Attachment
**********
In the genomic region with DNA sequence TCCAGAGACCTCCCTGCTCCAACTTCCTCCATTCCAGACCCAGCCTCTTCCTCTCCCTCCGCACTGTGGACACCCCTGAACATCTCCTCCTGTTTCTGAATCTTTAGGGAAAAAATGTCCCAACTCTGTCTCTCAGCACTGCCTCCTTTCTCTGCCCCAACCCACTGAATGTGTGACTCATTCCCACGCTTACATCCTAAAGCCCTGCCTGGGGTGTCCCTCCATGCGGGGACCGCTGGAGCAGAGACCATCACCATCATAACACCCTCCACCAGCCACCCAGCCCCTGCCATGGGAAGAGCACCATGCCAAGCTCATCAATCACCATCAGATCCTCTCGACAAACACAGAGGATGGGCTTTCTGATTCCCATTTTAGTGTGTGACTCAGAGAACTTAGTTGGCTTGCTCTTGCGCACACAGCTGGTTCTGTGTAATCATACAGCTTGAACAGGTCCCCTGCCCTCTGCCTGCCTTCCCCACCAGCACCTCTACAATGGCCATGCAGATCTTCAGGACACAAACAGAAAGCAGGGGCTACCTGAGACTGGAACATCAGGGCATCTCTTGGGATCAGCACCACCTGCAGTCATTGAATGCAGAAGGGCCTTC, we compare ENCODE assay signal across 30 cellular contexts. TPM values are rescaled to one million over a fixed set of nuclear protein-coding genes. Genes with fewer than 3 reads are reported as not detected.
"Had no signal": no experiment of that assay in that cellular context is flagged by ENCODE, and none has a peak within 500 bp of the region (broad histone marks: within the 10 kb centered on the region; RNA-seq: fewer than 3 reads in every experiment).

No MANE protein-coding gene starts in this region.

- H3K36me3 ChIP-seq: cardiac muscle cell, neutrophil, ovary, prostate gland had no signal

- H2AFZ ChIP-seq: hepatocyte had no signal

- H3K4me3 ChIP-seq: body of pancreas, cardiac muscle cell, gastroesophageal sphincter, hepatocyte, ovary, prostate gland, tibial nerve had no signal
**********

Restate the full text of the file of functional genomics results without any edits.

In the genomic region with DNA sequence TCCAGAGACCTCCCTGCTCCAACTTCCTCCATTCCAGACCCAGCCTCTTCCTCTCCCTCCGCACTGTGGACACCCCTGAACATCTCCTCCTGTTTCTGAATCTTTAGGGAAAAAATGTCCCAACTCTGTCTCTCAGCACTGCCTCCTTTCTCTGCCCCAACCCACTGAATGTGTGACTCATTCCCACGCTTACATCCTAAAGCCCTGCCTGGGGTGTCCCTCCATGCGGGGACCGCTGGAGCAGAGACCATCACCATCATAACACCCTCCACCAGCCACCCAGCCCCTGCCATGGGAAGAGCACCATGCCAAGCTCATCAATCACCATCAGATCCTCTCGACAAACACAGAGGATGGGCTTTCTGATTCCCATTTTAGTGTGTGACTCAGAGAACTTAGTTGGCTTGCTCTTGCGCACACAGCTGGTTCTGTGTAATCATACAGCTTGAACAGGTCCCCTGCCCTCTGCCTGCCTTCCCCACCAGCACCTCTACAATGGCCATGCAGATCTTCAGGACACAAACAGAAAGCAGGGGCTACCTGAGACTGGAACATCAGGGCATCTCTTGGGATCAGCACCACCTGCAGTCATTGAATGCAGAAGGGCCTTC, we compare ENCODE assay signal across 30 cellular contexts. TPM values are rescaled to one million over a fixed set of nuclear protein-coding genes. Genes with fewer than 3 reads are reported as not detected.
"Had no signal": no experiment of that assay in that cellular context is flagged by ENCODE, and none has a peak within 500 bp of the region (broad histone marks: within the 10 kb centered on the region; RNA-seq: fewer than 3 reads in every experiment).

No MANE protein-coding gene starts in this region.

- H3K36me3 ChIP-seq: cardiac muscle cell, neutrophil, ovary, prostate gland had no signal

- H2AFZ ChIP-seq: hepatocyte had no signal

- H3K4me3 ChIP-seq: body of pancreas, cardiac muscle cell, gastroesophageal sphincter, hepatocyte, ovary, prostate gland, tibial nerve had no signal